Further, the procedure followed to announce the period, followed the old act and not the new one. The STAE announced the period, which it was encumbered to do in terms of the old act, but in terms of the new act it is the duty of the CNE to do so. In addition, the CNE decided to update the voters’ roll, while, in terms of the new act, it is the duty of the Counsel of Ministers to do so.
Renamo’s arguments were therefore fully based on the law, and it highlighted the fact that there was a blatant disregard for the new law, which was designed to increase the protection of voters. It is also apparent that by “ratifying” this unfortunate state of affairs, the government must have been aware of the fact that proper procedure was not followed. Its disregard for the electoral law therefore raises serious doubts as to its motives, and it can certainly be interpreted to mean that they are trying to rig the elections by not ensuring the adequate guarantees and controls. Of greater concern is the fact that the Constitutional Counsel found nothing wrong with all the parties concerned not adhering to the law. It is the duty of the Counsel, as watchdog of the government, to ensure that the rules are followed so that there can be no room for doubts over the legitimacy of the outcome of the elections.
The Court should therefore have acknowledged the fact that the disregard by the CNE, Counsel of Ministers and STAE of the new law, that was designed to improve the legitimacy of Mozambican elections, was illegal. It should have set aside the decision to update the voters’ roll and ordered the government to adhere to the law. This raises doubts about the independence of the Constitutional Counsel, which, together with the government’s disregards for its own laws, is a huge cause for concern for the state of democracy in Mozambique. If the government knows that it can disregard the laws, and is assured of the backing of its courts, it can only spell trouble for the future of constitutional democracy, the rule of law and well being of its citizens in Mozambique.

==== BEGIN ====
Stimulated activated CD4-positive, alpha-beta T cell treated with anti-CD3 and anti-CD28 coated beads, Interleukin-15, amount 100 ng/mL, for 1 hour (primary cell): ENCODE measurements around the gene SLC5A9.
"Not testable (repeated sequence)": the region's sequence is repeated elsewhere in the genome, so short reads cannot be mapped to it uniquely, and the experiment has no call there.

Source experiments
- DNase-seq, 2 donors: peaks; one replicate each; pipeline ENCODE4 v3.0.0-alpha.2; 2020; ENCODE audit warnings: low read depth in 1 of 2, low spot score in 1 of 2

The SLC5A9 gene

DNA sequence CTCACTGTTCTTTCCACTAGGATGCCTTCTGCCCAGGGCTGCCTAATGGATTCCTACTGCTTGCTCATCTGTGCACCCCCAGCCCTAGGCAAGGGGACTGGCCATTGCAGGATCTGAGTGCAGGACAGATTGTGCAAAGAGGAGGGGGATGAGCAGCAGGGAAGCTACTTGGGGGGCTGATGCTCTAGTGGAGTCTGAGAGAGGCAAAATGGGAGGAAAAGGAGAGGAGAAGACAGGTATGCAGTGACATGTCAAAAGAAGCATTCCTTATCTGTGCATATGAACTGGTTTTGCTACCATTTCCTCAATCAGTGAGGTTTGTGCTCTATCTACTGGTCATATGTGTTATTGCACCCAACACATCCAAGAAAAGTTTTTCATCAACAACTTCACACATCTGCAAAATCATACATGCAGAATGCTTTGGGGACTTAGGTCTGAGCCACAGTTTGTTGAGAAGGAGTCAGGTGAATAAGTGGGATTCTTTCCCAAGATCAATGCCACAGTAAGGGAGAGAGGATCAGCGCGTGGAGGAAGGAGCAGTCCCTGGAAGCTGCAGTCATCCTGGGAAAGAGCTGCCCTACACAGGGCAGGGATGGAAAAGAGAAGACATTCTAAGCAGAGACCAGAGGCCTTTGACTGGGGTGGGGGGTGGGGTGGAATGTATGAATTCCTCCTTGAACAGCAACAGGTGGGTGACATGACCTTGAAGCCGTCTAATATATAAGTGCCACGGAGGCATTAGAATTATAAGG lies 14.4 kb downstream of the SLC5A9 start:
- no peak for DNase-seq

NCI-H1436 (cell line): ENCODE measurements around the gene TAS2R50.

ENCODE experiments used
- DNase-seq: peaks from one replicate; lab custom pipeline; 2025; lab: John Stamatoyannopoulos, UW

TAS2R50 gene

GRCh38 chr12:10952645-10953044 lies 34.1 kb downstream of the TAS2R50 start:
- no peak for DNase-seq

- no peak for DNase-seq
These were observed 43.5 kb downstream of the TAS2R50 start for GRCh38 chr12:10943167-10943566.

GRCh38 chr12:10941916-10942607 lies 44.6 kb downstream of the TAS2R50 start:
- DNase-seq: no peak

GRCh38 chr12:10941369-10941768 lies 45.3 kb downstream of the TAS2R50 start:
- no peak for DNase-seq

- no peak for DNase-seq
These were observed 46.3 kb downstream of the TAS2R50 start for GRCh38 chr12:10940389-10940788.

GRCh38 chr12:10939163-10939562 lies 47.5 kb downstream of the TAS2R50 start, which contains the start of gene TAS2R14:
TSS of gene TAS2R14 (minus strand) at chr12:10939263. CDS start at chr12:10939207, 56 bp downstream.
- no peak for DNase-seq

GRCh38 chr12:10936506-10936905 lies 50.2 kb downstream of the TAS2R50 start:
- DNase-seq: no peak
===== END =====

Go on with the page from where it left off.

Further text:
Unless the Mozambican government overturns its decision (which is unlikely) to proceed with actions taken by means of an illegal decision, the elections in Mozambique stand little chance of being free and fair. It will also create or even reinforce the notion that Frelimo is committed to democratic values, and, in perpetuating the stereotyped image of African leaders, raise concerns that it intends staying in power irrespective of the means used to do so. The result of such actions, as has been showed so appallingly in Zimbabwe, is the abuse of human rights, the clamp down on freedom of speech and the press, and the gradual erosion of the constitution. This decision is therefore more ominous than just allowing an illegal government decision, it is an indication of much worse that could come.
EMILE MYBURGH (BCOMM, LLM (STELL)) ATTORNEY OF THE HIGH COURT OF SOUTH AFRICA
Mozambique, September 8, 2004